Historical Diabetes Remedies
Before the discovery of insulin in 1922 and its subsequent commercial release in 1923, Type 1 diabetes would kill you. It still can, but until 94 years ago, it absolutely would.
The lives of diabetics before 1922 are grim to think about, but they deserve more than an acknowledgment of their tragedy. I think it’s worth exploring what they went through, and how various healers tried to help them.
Ancient descriptions of diabetes are dire. The 2nd century Greek physician Galen of Pergamon referred to it as “the thirsty disease.” The greek word for diabetes, diabainein, means “siphon,” but can be translated as “to stand with legs apart,” suggesting the (male) posture of urination.
As you might guess, excessive urination was the first thing the ancients noticed in diabetic patients. Aretaeus of Cappadocia described diabetes as “the melting down of flesh and limbs into urine.” He meant this fairly literally. To remove all ambiguity, Aretaeus also said, “life (with diabetes) is short, disgusting and painful.”
Aretaeus was right. Dying from DKA (diabetic ketoacidosis) seems like one of those experiences engineered to maximize and prolong suffering. If we imagine a hypothetical ancient Type 1 diabetic, we know he could expect to die like this: as his blood began to sweeten, the first symptoms would include extreme thirst, vomiting, and of course, excessive urination. The flesh and limbs would begin to “melt down.” He’d lose weight.
He would then begin panting and gasping, which would accelerate the fatal dehydration. Anyone taking care of him would smell the sweetness on his breath. In the final stages of DKA, he would begin passing out and perhaps begin vomiting what the medical literature delicately terms “altered blood.” The less sanitized name for this phenomenon is “coffee ground vomiting.” I’ll spare you an explanation; the name is enough. Soon his organs would fail, and so would he.
(I just asked my brother, a medical researcher, to help me summarize this process in layman’s terms. He suggested, “Your blood turns to poison and you die.”)
Although diabetes was considered rare in the premodern world, it was deadly enough to be noteworthy, and many physicians wanted to know how to treat it. According to the Ebers Papyrus (discovered in 1872), ancient Egypt had several ideas about how to attend to the mysterious sweet-urine disease.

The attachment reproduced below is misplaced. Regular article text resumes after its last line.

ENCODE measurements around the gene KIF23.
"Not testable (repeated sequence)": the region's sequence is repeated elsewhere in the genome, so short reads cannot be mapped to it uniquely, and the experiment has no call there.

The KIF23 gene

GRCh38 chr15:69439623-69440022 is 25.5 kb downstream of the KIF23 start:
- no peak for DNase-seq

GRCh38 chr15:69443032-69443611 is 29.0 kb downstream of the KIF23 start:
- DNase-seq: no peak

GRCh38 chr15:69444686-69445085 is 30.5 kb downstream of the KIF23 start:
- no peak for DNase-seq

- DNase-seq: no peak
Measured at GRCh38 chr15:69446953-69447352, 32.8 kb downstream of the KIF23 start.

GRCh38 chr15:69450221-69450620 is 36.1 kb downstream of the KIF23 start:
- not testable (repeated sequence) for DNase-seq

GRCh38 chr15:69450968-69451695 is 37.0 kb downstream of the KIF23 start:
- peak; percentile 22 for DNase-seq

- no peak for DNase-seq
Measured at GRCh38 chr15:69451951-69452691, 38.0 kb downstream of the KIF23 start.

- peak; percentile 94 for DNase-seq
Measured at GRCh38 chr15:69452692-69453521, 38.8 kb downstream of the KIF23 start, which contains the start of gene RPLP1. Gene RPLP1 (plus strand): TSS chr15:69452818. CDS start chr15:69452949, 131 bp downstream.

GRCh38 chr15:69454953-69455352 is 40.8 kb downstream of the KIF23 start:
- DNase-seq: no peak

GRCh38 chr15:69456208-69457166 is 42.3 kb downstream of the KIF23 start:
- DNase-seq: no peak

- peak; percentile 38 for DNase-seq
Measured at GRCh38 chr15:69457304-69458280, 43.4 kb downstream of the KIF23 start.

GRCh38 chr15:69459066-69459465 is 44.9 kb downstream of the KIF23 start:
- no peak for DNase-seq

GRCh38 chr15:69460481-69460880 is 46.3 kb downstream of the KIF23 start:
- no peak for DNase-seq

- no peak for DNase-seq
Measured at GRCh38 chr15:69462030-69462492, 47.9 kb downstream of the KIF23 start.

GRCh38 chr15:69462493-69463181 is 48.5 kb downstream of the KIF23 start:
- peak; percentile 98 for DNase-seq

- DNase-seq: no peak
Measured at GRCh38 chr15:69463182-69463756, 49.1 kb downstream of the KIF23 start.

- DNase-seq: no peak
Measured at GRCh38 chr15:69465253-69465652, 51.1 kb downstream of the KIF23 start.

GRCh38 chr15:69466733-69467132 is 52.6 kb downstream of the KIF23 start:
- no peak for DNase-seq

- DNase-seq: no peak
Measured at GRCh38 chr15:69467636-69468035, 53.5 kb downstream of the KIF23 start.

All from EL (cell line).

The papyrus tells us that Egyptian remedies included: “A measuring glass filled with Water from the Bird pond, Elderberry, Fibers of the asit plant, Fresh Milk, Beer-Swill, Flower of the Cucumber, and Green Dates.” This prescription leaves one wondering what kind of birds populated the pond, and why their water would make anything in the human body feel better.
The rest of the ingredients (excluding “Beer-Swill”) sound vaguely delicious, but their carbohydrates would only make things worse for the diabetic patient. (This wouldn’t be the last time physicians made such a mistake — an 18th century Frenchman named Pierre Priorry reasoned that diabetics ought to replace the sugar they lost in their urine by eating large quantities of sweet stuff. We can only imagine how this went.)
More helpfully, the famous 5th century BCE Greek physician Hippocrates (yes, from the oath) figured out that a low-starch diet and vigorous exercise could extend the lives of diabetic patients. He also was among the first to suggest that there were two or more types of diabetes.
But remember Aretaeus, the guy who said diabetic life was “short, disgusting, and painful?” He was Hippocrates’ student, so we can infer that despite Hippocrates’ discovery, the prognosis for Type 1 diabetics in ancient Greece was still pretty grim.
Avicenna, the 11th century Persian polymath, was among the first to have any success treating diabetes medicinally. In his 1025 encyclopedia The Canon of Medicine, he prescribed for diabetics an herbaceous blend of lupine (a legume with edible peas and gaudy flower spikes), fenugreek (a small herb with pungent yellow seeds) and zedoaria (a wetland crop whose roots taste like ginger with a bitter aftertaste).
All together, these herbs made more than an aesthetically formidable bouquet: they worked! At least a little. Diabetics who consumed this blend would excrete less sugar, and their symptoms would grow less severe. It’s likely that fenugreek was the most helpful ingredient; recent studies have suggested (but not proven) that its yellow seeds can stimulate insulin production in both Type 1 and Type 2 diabetics. In any case, Avicenna could buy his patients a little time.
Apollinaire Bouchardat (1806-1886), noteworthy for more than his name, was perhaps the first physician in the pre-insulin era to score a genuine success in the treatment of Type 1 diabetes. During the Franco-Prussian war, he noticed that when rations got desperately low, starving soldiers produced very little glucose in their urine. He applied this observation to his diabetic patients. It turned out that a starvation diet could prolong the lives of diabetics (if they could withstand, you know, the starving).
Exercise, herbs, and starvation: these could feebly push back the threshold of the diabetic’s death. The entire edifice of medical history had nothing else to offer until 1922. Every diagnosis meant a person would melt away.
Each time you spill a few droplets of insulin and smell its sour alcohol scent, remember that it isn’t fenugreek, that you may eat (almost) whatever you want, and that you will survive. Though they couldn’t fix diabetes, be grateful to Avicenna, Hippocrates, all of them. Drink fresh milk, eat green dates. You’re lucky to be here.